In the first consultation stage we submitted a document along with other groups called the Oxfordshire Active Travel Strategy. That document contained a number of soft measures that influence behaviour which haven’t made it into the LTP.

    Temporary road closures over large areas and of single streets provide an opportunity for everyone to try cycling on roads (Sky Ride) and for residents and their children to connect and experience their streets without traffic. We would like to see these schemes mentioned and ask that they be considered as part of Travel Planning or Road Safety.

    For those involved in changing behaviour or improving road safety, life must be a constant battle against the side effects of economic growth and the increasing pace of life. The pressure to get from A to B more quickly, more often isn’t just confined to the drivers of competing delivery companies. We would like to see more research and work undertaken to create behaviour change amongst those who can’t or won’t change mode.

    There are several physical solutions in use to make the interaction between pedestrians and vehicles safe and in our experience this infrastructure can effect driver behaviour. We much prefer zebra crossings as a solution above refuges and signalised crossings. We would like to see the zebra adopted as the default crossing type where appropriate. Zebra crossings bring out the best in people and have the correct priority to encourage walking over driving.

    We feel that for vulnerable road users the onus to reduce risk of harm has moved too far towards the victims. Behaviour change amongst motorised road users is required if a more sustainable transport network is ever going to grow to a point where it meets the objectives of reducing congestion and carbon emissions.

    We fully appreciate that this is not a simple task, but it is essential for success. We would like to offer our support and encouragement to find methods to improve driver behaviour that aren’t viewed as “a war on the motorist”.


    The policies in the section Supporting Development raise the threshold of proof required to ensure future developments have sustainable transport links. However, given the time period, we wonder if chapter 8 is ambitious enough. Many local authorities are experimenting with traffic free developments now and we believe the LTP for Oxfordshire should include traffic free developments in its vision to 2030.

    Road Safety

    We agree entirely with paragraph 12.19 about over-emphasising the risk of cycling. We made the point under behaviour about how the burden of responsibility seems to have shifted too far towards the vulnerable road user and we would very much like to see OCC present a more balanced view of the risk in your advice to cyclists.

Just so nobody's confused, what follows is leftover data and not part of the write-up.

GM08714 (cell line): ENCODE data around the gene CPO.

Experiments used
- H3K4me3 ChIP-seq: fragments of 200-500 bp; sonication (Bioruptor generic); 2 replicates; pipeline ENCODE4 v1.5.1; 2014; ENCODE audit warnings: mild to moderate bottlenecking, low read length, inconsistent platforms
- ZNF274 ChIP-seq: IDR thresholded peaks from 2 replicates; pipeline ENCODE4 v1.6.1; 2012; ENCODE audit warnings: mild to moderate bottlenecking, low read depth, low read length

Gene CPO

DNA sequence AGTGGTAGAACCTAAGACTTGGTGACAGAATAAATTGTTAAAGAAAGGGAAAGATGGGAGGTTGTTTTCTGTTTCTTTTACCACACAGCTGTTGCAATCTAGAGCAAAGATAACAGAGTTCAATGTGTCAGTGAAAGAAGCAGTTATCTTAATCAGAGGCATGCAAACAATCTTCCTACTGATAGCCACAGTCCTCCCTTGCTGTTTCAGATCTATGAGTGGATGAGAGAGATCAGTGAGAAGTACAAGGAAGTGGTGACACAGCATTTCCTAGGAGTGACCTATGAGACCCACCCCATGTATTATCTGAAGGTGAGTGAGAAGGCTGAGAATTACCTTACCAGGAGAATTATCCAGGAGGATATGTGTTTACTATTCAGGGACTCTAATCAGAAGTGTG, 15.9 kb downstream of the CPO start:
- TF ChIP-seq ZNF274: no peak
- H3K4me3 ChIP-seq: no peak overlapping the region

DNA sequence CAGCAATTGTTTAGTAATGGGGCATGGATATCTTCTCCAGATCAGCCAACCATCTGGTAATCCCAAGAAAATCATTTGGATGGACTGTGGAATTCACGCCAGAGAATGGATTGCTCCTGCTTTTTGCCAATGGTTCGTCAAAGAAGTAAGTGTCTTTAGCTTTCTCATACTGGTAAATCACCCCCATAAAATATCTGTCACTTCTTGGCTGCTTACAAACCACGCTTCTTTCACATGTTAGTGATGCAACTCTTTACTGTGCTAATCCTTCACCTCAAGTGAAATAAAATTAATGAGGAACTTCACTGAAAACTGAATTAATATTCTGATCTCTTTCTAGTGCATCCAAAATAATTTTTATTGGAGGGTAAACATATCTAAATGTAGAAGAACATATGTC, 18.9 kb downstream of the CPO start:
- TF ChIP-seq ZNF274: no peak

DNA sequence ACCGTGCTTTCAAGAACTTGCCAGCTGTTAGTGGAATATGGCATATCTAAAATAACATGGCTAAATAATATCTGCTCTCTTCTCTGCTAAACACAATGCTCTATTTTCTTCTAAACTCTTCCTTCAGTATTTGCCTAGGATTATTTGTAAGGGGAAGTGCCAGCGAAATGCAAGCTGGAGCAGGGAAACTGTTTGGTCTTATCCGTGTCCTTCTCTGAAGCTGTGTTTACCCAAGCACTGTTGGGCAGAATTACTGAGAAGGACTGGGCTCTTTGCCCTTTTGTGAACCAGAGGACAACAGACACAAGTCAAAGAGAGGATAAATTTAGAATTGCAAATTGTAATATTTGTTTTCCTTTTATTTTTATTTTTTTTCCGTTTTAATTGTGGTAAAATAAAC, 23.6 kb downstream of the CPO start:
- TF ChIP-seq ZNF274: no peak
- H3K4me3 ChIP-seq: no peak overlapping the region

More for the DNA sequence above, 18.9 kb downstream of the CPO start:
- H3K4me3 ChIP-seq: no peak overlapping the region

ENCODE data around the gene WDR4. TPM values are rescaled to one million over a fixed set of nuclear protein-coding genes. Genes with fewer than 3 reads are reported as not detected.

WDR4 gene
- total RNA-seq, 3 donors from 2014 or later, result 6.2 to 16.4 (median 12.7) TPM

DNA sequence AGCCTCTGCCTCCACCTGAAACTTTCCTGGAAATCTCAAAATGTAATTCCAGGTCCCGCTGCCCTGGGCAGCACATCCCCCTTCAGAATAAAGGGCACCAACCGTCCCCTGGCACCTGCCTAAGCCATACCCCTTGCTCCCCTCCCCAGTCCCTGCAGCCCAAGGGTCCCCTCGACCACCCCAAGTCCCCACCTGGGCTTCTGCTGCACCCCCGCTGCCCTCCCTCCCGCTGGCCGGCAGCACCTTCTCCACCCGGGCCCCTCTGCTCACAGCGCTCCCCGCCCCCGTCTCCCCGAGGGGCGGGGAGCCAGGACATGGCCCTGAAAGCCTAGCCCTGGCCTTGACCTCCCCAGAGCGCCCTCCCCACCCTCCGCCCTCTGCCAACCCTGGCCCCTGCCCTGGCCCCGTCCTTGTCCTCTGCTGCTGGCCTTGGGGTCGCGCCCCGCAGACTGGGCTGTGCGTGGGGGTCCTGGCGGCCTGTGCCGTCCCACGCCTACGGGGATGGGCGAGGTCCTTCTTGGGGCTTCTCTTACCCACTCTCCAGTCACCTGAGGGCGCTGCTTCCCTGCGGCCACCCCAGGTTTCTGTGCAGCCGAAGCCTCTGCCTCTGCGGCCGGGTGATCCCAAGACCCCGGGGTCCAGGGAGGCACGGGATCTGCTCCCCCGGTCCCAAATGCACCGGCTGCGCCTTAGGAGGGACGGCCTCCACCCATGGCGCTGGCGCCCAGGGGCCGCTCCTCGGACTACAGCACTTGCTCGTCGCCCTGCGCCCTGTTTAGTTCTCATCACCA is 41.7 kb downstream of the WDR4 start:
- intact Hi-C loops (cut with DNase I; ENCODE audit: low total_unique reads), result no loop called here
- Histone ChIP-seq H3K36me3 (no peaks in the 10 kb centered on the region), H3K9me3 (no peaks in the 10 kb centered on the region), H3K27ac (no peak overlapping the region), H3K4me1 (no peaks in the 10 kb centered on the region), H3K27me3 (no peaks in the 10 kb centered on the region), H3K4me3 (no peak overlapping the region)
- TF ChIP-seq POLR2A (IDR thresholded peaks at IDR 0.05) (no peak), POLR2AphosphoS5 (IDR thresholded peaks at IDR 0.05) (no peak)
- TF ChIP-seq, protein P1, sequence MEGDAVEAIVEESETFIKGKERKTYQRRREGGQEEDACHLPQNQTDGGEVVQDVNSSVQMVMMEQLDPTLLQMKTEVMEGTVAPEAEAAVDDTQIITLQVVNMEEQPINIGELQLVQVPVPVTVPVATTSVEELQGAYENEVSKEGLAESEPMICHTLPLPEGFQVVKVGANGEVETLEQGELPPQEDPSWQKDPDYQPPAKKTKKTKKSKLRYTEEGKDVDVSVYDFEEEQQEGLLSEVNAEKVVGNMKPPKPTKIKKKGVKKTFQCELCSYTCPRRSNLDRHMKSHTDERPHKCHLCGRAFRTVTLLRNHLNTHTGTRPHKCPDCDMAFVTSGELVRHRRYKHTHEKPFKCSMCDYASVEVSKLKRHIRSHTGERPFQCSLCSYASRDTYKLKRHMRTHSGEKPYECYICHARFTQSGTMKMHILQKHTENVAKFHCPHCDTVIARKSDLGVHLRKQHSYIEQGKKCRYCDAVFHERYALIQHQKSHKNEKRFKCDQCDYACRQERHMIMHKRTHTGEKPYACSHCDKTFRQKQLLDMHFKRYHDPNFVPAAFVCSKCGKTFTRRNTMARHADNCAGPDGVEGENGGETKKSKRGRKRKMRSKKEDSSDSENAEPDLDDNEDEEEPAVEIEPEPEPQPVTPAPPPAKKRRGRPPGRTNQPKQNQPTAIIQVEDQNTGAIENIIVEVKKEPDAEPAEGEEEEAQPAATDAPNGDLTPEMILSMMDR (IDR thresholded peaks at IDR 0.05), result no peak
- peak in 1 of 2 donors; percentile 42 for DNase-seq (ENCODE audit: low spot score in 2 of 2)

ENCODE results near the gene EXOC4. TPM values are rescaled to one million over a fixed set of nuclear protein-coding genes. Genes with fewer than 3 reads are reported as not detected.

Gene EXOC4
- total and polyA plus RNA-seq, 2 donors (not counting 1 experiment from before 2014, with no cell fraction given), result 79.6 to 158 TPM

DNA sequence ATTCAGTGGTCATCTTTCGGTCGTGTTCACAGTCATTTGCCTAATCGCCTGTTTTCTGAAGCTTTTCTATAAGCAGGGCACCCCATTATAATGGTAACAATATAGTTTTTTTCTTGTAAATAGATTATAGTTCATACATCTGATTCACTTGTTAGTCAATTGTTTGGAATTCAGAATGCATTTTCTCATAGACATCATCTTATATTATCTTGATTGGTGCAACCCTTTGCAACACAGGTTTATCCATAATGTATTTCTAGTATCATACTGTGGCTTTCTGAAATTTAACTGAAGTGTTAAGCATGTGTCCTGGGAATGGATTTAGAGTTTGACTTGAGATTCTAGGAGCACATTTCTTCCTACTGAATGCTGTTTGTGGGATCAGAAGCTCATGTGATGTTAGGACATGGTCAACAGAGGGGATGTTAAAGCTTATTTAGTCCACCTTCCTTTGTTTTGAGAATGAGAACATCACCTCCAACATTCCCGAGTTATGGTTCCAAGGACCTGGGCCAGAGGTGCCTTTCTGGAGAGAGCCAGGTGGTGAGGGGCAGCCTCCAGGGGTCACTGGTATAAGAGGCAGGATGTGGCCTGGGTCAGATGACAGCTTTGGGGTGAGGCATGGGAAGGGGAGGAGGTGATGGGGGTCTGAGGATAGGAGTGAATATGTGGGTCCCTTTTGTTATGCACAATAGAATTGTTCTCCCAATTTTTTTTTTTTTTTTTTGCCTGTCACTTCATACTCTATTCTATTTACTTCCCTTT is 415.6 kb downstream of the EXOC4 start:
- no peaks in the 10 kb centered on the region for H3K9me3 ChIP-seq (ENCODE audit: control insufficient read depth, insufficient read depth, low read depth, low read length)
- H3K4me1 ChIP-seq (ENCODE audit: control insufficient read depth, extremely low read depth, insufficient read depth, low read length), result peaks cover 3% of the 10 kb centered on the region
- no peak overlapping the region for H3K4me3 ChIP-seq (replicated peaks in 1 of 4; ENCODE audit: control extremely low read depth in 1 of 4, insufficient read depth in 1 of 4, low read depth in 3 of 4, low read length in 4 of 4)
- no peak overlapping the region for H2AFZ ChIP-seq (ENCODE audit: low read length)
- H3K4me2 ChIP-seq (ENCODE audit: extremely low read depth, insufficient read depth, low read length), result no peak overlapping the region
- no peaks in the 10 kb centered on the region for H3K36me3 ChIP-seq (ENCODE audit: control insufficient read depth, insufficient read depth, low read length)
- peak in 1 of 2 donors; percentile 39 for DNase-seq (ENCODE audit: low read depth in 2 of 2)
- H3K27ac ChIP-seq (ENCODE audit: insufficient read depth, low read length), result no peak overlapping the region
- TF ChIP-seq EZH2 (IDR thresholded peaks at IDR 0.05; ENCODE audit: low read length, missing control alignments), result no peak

Cycle Infrastructure

    Paragraph 12.27 makes reference to dual networks. We would like to suggest that this be clarified by endorsing the following for each Area Strategy.

    A Cycle Network that is complete, signed, largely quiet, includes off road sections and which maintains priority over motorised traffic at junctions is required. All reasonable destinations need to be accessible by cycle and routes to these should be cycle friendly if not part of the official network.

    Witney Highway Infrastructure

    The reason given in the order for the Cogges Link Road project states, “Traffic studies show that the majority of traffic in the centre of Witney comprises local journeys to and from locations within Witney.”

    This LTP supports behavioural change, cycling, walking and public transport as the sustainable solutions to local journeys. Is there a justification for the Cogges Link Road on sustainable grounds? How does it compare with alternative solutions in meeting objective 7?

    Combined with the new junction at Downs Road, updating the Shores Green junction on the A40 should be the more sustainable solution when coupled with behavioural change through speed reduction and improvements to cycling, walking and public transport.

    The brief for the Witney Transport Study 2009 explicitly ruled out the assessment of the Shores Green option without the Cogges Link Road implemented. Given the possibility of a more sustainable outcome and a large cost saving we would like to see that option formally assessed.